Serial Block-Face SEM
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Serial block-face scanning electron microscopy (SBF-SEM) utilizes an ultramicrotome inside the SEM chamber to image the ultrastructure of a resin-embedded biological sample in 3D over a large area.
A diamond knife slices sections from the sample block and the exposed sample surface is imaged by the electron beam and backscatter electron detector. The cutting and imaging process is automatically repeated until the desired – or entire - stack is acquired in the z direction of the sample.
The individual 2D images are stitched and aligned to create a 3D volume of the sample.
Understanding the Neuronal Connections inside the Brain and the Morphology of Neuronal Cells
The brain is a complex organ with millions of neuronal connections and signaling pathways. Understanding the relationship between structure and function of brain tissue helps in unravelling some of this complexity to better understand how neural networks are organized and, in the long term, how to treat certain pathologies with medical interventions. SBF-SEM is an ideal solution to image and follow neurons with long and thin protrusions such as dendrites and axons.
The video shows the cross sections from a mouse brain specimen captured using SBF-SEM. The high resolution achieved using this approach can be clearly seen in each of the single block-face images allowing identification of the different structures. Courtesy of Prof. Mark Ellisman, University of California, San Diego, USA.
This image shows a stack from a mouse brain that has been embedded in resin and then imaged using a BSE detector and SBF-SEM device as part of an automated run to generate a high-resolution 3D volume. Courtesy of Naomi Kamasawa, Max Planck Florida Institute, R. Shigemoto, Nation Institute for Physiological Sciences Okazaki, Japan.
The animation shows a run through single slices (x-y) taken from a 3D dataset of brain tissue. As the 3D volume is completely reconstructed it also allows the visualization of planes which were not imaged directly (x-z, y-z). 75 images were captured in total with 7 nm pixels and 15 nm section thickness. Courtesy of Naomi Kamasawa – Max Planck Florida Institute, Jupiter, USA, and Ryuichi Shigemoto – National Institute for Physiological Sciences Okazaki, Japan.
Single neurons and cellular compartments can be easily identified and followed along the z-dimension.
Studying the Neuronal Network and Synapses of Neurobiological Samples
Since SBF-SEM provides high resolution imaging in 3D, samples such as this mouse brain can be imaged to reveal single neurons and cellular compartments. This sample was imaged using SBF-SEM with a stack of 75 images with 7 nm pixels, and microtome set to remove 15 nm/slice.
Exploring Cultured Hippocampal Neurons to Understand Neuronal Morphologies and Networks
High resolution imaging of features such as thin dendrites, axons, cell protrusions and connections between single neurons is key for fundamental understanding of neuronal morphologies and networks.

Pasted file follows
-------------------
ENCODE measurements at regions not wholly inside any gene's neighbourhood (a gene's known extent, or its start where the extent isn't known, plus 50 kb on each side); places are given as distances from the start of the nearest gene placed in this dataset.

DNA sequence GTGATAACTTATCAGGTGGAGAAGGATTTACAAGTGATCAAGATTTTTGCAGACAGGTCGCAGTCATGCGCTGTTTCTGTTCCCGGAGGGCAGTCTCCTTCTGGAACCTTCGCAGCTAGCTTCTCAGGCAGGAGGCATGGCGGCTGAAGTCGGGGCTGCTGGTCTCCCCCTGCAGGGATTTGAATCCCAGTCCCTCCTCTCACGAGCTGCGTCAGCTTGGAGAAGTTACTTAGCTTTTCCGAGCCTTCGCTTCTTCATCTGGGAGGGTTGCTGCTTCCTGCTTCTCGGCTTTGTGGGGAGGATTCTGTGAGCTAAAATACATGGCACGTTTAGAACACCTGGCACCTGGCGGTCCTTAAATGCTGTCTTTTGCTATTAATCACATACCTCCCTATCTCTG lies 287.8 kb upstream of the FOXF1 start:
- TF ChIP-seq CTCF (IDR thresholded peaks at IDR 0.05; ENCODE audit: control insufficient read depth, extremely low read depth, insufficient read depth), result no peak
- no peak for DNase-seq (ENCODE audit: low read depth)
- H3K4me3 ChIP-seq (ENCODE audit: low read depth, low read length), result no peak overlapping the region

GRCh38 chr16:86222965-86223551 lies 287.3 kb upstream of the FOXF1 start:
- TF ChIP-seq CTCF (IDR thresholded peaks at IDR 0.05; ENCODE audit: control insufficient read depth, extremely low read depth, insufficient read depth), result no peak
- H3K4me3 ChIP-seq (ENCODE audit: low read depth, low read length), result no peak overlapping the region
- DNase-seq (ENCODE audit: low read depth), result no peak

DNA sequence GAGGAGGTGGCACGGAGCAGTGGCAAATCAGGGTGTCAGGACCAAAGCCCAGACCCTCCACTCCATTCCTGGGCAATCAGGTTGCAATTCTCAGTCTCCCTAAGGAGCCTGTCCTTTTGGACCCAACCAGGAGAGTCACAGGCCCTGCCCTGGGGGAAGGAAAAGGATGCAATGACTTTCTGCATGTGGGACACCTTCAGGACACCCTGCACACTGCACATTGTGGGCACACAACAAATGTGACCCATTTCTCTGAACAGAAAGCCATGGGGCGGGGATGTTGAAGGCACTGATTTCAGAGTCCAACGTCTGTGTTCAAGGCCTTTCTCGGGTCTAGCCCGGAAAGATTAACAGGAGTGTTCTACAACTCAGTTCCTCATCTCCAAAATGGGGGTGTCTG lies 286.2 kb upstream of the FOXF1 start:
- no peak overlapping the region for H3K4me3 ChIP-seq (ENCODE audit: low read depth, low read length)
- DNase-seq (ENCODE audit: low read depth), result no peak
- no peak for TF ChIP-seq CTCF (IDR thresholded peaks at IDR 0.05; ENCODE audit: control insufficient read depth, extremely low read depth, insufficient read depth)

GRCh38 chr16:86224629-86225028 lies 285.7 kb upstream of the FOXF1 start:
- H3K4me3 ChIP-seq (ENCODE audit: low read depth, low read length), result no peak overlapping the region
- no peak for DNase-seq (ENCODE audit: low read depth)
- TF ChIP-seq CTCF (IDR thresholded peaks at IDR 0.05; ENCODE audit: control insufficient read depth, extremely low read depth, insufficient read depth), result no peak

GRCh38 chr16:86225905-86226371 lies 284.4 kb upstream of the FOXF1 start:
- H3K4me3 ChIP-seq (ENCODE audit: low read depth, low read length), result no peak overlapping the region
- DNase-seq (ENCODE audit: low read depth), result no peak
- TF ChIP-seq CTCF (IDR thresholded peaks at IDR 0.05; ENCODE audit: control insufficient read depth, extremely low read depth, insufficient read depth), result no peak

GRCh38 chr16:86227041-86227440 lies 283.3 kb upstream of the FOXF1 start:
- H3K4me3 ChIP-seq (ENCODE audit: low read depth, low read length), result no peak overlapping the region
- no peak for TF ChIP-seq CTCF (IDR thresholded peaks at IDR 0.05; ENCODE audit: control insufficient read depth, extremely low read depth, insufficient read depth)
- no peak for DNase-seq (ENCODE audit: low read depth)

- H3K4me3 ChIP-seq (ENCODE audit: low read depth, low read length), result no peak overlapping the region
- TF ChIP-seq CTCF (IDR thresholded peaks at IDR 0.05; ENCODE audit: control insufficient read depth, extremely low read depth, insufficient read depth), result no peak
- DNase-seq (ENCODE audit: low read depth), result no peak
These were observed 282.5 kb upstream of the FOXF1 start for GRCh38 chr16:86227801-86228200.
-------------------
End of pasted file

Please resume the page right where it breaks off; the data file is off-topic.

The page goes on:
The images show a single slice from a 3D dataset of cultured hippocampal neurons expressing PSD95-APEX2 to stain post-synaptic densities (arrows). The image was acquired using SBF-SEM and Focal Charge Compensation. Ultrastructure such as thin dendrites and connections are visible with high resolution due to the removal of charging effects. Courtesy of National Center for Microscopy and Imaging Research NCMIR, University of California, San Diego, USA.
Investigation of Axon Myelinization to Understand Multiple Sclerosis and Parkinson’s Disease
Axon myelinization is altered in diseases such as Multiple Sclerosis and Parkinson’s Disease. Electron micrographs provide high resolution information sufficient to count the number of single myelin lamellae and measure overall sheath thickness. The sparse nature of structures in these samples means there are large areas of non-conductive, bare resin which leads to significant charging effects. Using Focal Charge Compensation eliminates these effects – meaning you can image with highest resolution in all three dimensions.
Charging effects can cause significant issues when imaging life science specimens using the SEM as they greatly reduce image quality. When this rat axon bundle is imaged in high vacuum and without focal charge compensation, it is clear to see charging effects. In contrast, when the images are captured using Focal Charge Compensation, no charging effects can be seen, even in large expanses of bare resin. The images show a ~300 micron diameter axon bundle at different magnifications (courtesy of National Center for Microscopy and Imaging Research (NCMIR), University of California, San Diego, USA).
The animation shows a run through of single slices (x-y) of rat spinal cord using SBF and Focal Charge Compensation. Single lamellae within the myelin sheaths of the axons are clearly visible as well as microtubules and other cellular organelles in the original data set.
This SBF-SEM image provides high resolution information sufficient to count the number of single myelin lamellae and measure overall sheath thickness. Images taken with Focal Charge Compensation, which show no charging effects even in large expanses of bare resin.
Identification of Astrocytes in a Brain Sample
This brain sample has been imaged using SBF-SEM. Astrocytes (turquoise) can be easily identified, visualized and segmented in 3D. Courtesy of P. Munro and H. Armer, UCL - Institute of Ophthalmology, London, UK.